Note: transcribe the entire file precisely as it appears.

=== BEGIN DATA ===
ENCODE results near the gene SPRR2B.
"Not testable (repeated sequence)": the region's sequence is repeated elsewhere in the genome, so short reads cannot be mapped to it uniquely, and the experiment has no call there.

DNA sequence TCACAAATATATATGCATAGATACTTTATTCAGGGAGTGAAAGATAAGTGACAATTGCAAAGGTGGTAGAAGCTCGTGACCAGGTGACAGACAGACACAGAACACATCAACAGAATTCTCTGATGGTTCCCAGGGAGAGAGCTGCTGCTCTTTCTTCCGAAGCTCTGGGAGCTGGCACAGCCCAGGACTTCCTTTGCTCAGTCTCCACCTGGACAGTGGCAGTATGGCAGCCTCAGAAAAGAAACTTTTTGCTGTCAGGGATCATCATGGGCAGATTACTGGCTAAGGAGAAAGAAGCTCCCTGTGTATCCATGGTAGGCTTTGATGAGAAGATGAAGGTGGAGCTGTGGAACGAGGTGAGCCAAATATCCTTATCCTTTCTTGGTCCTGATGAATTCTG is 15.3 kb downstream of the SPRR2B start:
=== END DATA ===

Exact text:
ENCODE results near the gene SPRR2B.
"Not testable (repeated sequence)": the region's sequence is repeated elsewhere in the genome, so short reads cannot be mapped to it uniquely, and the experiment has no call there.

DNA sequence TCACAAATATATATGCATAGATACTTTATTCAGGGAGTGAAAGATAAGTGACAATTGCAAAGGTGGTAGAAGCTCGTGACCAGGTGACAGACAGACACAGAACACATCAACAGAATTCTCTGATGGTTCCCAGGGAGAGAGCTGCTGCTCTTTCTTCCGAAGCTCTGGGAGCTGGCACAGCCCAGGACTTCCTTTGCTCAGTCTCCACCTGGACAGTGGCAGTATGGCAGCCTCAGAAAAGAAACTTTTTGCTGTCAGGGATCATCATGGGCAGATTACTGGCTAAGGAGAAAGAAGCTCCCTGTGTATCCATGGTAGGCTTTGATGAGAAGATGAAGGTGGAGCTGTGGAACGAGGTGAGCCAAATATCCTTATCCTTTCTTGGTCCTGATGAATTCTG is 15.3 kb downstream of the SPRR2B start: